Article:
DC refers to a set of optional cloud services attached to Acrobat.  Here is an explanation of DC from Rick Borstein, author of the Acrobat for Legal Professionals blog:


Read more here.


eSigning

There is at least one reason you might want to consider using the DC part of Adobe Acrobat DC:

 

Learn more about electronic signatures here.

[All rights reserved 2015 Beverly Michaelis]

Learn by Doing: Acrobat Tips and Tricks

Mandatory eCourt in Oregon is just around the corner. By court rule, all documents submitted through the eFiling system must be in PDF or PDF/A format and practitioners need to get up to speed now.

How can you become a power user of Acrobat, the powerful PDF authoring software?  By connecting to resources like the Adobe Acrobat Users Community and Acrolaw, the Acrobat for Legal Professionals blog.  Consider the usefulness of these shares and posts:

Subscribing to Acrolaw Posts

To follow the posts on Acrolaw [Acrobat for Legal Professionals] visit the home page, scroll down, and in the right navigation pane, choose the ACROLAW RSS FEED or under the BLOGROLL heading, select the third option “Sign up to get my Blog via email.”  Under BLOGROLL you can also follow the author, Rick Borstein, on Twitter or link to his training movies.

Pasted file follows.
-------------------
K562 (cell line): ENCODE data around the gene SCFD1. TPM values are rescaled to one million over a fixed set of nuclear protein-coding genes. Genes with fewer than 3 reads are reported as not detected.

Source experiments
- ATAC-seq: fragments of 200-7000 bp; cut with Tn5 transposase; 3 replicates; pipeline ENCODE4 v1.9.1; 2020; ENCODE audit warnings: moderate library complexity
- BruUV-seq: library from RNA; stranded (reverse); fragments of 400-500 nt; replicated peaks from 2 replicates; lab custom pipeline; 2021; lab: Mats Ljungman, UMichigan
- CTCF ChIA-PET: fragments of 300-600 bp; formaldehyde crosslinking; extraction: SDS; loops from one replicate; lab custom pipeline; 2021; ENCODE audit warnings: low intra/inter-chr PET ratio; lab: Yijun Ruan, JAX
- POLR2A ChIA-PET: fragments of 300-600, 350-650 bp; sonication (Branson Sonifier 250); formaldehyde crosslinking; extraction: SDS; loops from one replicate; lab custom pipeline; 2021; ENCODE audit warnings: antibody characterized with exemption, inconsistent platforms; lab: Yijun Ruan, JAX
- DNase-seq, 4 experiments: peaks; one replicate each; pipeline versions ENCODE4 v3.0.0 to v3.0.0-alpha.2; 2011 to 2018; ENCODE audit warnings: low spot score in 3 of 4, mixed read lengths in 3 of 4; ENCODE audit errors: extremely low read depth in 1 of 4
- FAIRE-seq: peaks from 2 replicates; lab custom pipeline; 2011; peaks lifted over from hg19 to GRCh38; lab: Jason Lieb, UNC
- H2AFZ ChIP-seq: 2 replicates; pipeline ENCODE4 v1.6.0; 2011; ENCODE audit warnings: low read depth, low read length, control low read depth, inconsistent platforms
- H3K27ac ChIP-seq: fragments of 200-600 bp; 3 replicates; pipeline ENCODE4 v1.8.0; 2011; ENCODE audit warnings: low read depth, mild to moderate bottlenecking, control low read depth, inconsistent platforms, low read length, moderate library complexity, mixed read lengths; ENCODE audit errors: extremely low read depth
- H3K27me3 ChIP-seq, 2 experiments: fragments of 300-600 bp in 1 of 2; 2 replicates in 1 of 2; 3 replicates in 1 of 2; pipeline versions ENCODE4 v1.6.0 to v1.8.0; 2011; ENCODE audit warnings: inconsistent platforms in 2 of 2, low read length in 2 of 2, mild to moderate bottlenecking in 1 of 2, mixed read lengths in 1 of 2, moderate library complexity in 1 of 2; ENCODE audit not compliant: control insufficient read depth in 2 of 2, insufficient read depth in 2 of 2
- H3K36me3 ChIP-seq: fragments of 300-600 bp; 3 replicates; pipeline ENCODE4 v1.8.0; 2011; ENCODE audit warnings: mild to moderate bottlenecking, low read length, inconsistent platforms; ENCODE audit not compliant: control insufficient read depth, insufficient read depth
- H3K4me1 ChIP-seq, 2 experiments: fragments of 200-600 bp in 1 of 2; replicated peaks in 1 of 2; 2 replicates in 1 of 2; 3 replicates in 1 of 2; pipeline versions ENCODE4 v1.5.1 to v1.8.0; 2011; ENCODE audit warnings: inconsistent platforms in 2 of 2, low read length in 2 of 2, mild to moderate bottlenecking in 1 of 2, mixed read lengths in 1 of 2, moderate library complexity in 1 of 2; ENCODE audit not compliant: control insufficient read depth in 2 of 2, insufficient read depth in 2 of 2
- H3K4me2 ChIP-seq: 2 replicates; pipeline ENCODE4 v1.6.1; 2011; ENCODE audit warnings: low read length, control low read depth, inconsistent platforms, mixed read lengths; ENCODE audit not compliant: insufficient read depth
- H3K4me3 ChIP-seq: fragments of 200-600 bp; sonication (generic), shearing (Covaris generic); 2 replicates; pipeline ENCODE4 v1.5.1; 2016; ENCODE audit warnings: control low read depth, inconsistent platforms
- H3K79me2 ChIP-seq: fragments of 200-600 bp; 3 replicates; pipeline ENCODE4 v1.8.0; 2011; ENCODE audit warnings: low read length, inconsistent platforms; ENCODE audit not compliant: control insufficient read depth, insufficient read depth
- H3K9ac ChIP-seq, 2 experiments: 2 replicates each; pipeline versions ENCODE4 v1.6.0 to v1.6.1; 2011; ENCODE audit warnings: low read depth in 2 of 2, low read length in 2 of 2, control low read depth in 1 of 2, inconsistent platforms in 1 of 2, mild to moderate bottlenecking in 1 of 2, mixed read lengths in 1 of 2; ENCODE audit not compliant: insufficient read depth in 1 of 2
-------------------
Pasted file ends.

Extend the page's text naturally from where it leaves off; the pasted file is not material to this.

Accessing the Acrobat Users Community

Anyone can access the Adobe Acrobat Users Community. Visit the Web page for tutorials, quick tips, resources, and to submit questions.  If you prefer, the users community is active in social media.  Consider following the community on Facebook, Twitter, YouTube, Google+, or LinkedIn. You can also sign up for the AUC [Adobe Acrobat Users Community] Newsletter.

Buying Acrobat at a Discount

If you don’t already own Acrobat XI Pro – the latest version with all the bells and whistles – Adobe is offering a special deal through December 3: $14.99 per month if you commit for a year; $29.99 per month if you don’t.  [$29.99 per month is the regular rate.] Read more about Acrobat XI Pro here.

All Rights Reserved [2014] Beverly Michaelis